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This isn’t going to end with ‘ok, cool’ because this is the entirety of how Nu works. Bitshares uses a formal definition of collateral which requires an overestimation of collateral and results in a completely illiquid network. We have no formal definition, in fact at our core we have only a 15% reserve, meaning our Nubits aren’t fully collateralized either, same as our contracts. The whole system operates off of fuzzy math, because the share price is a fuzzy thing. Anyway, one of the most interesting concepts (in my opinion) in way of collateralization is the T3 reserve:

Interesting – wasn’t aware of that.

Learning more and more :smile: Any chance you can point me at something to read about how this all works? Maybe I overlooked something?

It’s all ad-hoc. We’re still trying to figure it all out ourselves.

Have you seen this one?


Out of curiosity, do we have any idea who the major shareholders are? Or guarantee that no single individual “owns” more than 50% of the shares?


The only guarentee we have is that each share was compensated with at least $0.002 that was put into Nu Coffers.

Again, sorry for the newbie question, but I have to ask: Is there a reason I shouldn’t be worried at all by that? (Hopefully you’re reading that as me being curious and not trying to be snarky – I swear I’m not trying to be obnoxious…)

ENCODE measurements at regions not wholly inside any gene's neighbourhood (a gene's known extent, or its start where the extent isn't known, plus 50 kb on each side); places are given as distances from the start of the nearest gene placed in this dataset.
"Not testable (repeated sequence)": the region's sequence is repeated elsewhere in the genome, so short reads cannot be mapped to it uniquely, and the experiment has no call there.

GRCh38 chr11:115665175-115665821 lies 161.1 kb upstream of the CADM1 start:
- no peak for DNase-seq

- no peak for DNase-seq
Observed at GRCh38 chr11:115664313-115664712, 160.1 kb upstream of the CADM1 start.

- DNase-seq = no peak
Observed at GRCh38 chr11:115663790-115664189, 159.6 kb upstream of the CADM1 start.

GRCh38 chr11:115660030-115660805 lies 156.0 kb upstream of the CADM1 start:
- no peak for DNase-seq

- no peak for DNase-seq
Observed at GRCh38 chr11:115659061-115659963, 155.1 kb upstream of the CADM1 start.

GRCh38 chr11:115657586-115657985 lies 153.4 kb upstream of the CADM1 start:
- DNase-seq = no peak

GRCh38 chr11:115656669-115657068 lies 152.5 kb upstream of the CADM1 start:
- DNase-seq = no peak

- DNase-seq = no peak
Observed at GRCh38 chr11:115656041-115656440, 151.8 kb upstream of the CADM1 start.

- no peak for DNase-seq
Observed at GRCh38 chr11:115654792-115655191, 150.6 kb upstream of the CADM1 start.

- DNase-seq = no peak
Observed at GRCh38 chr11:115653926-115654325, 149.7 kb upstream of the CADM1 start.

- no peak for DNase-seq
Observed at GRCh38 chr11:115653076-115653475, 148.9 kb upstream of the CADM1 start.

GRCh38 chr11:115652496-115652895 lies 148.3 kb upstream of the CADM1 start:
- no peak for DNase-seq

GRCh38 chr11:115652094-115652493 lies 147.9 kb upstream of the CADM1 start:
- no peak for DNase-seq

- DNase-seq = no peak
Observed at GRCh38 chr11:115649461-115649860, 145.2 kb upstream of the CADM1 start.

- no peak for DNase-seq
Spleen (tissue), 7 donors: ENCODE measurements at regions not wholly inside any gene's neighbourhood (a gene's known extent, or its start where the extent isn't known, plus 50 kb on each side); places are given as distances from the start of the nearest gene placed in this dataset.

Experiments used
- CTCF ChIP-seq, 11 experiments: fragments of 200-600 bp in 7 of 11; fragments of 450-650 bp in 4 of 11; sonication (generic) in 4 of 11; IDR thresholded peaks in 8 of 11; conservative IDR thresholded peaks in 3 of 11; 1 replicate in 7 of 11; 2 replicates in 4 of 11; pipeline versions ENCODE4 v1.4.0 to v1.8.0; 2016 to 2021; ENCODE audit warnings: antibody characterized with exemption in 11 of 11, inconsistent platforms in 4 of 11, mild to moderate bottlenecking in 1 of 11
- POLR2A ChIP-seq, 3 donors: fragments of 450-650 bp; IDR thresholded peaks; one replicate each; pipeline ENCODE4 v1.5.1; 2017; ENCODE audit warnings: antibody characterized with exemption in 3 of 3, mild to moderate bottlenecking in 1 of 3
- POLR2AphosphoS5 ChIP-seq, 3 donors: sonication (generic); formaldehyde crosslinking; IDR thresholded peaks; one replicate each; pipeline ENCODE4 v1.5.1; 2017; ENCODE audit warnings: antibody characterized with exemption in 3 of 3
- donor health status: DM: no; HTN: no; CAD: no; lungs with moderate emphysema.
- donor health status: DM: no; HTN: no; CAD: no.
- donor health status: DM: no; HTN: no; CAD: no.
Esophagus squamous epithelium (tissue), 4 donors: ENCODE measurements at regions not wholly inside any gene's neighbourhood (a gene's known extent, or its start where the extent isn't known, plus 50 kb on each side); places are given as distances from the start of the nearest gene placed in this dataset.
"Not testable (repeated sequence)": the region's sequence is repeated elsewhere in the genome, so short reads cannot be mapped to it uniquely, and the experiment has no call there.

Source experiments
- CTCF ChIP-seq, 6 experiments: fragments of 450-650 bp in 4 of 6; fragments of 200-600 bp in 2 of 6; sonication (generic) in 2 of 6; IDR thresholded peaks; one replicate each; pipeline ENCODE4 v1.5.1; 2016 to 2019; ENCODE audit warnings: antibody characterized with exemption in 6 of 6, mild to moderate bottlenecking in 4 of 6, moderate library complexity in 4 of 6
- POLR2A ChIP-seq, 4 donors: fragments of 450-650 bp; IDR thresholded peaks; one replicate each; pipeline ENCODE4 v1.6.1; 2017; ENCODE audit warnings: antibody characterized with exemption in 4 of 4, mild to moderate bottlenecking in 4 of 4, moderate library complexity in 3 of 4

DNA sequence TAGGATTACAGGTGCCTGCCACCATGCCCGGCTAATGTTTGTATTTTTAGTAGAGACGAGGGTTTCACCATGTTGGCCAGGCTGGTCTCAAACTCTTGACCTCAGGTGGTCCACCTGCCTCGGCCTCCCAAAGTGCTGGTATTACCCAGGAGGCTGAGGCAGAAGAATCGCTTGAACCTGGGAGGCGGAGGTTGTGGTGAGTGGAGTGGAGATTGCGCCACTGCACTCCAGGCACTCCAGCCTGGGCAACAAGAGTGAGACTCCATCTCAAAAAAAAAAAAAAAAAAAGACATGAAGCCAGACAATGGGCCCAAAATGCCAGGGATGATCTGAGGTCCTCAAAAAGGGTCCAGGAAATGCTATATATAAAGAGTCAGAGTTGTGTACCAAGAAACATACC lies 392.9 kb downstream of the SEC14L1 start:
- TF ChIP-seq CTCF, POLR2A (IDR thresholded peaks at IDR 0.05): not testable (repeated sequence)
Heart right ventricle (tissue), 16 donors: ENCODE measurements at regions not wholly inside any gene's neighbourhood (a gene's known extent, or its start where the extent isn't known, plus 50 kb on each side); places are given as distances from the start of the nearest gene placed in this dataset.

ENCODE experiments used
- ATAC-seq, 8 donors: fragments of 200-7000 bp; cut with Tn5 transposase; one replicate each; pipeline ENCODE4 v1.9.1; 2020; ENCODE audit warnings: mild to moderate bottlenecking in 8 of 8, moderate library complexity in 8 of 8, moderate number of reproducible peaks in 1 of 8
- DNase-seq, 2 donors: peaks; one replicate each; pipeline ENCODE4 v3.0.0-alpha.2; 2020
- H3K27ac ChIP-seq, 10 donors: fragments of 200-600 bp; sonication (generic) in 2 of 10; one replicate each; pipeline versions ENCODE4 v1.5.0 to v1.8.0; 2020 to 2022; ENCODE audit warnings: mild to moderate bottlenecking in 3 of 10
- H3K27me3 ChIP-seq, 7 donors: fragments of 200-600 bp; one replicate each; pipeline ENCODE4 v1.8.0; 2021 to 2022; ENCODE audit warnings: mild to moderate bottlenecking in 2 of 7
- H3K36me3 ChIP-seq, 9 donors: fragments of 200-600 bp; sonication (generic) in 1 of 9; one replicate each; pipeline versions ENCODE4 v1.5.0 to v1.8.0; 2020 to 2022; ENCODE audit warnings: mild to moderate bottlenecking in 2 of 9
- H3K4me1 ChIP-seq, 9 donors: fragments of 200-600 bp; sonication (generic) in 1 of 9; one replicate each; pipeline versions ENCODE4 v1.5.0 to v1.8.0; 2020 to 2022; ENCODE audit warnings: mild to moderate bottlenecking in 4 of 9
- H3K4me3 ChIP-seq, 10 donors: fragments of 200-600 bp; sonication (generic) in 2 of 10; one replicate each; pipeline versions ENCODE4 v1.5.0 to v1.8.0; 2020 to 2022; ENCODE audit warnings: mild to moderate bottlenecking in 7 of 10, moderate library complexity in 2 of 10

Back of the envelope math:

So theoretically, if someone was covertly buying up shares, and had a few million bucks to spare (which isn’t that rare nowadays), and they decided “fuck it, let’s mess with these people”, they could basically start granting NBT to their addresses and passing joke motions, etc?

(Again, totally asking out of curiosity – not trying to attack Nu, just want to understand the limits and the potential weaknesses and attack points…)


Sure, someone who invested $800k could go ahead and crap their investment down the tubes to absorb our $200k buy side liquidity.

Well it might be more subtle than that. Someone with $800k can start issuing themselves NBT in small amounts, hoping to go unnoticed, right?

As long as the amounts granted are “small enough” to not undermine the whole project, we would continue with things right?

If this happened (“Holy shit, someone just got granted 50 NBT, but it’s not in anyone’s data feed, and there was no motion on discuss.nubits.com…”), what would we do?

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I would prolly sell all my NSR immediately. Also, it would be more like “Why does that grant have 25% support when no one’s voting for it?” It wouldn’t just get granted without people taking notice.

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We don’t have plans for that event. It is a known risk, but has always been considered very remotely possible.

It’s akin to a hostile hard fork of the Bitcoin miners (basically, a 51% attack). Prices would plummet.

Note that if you have 51%, why would you pass a grant? Why not just 6 conf (or 15 conf or whatever) as many double spends as you want? It would take people longer to notice.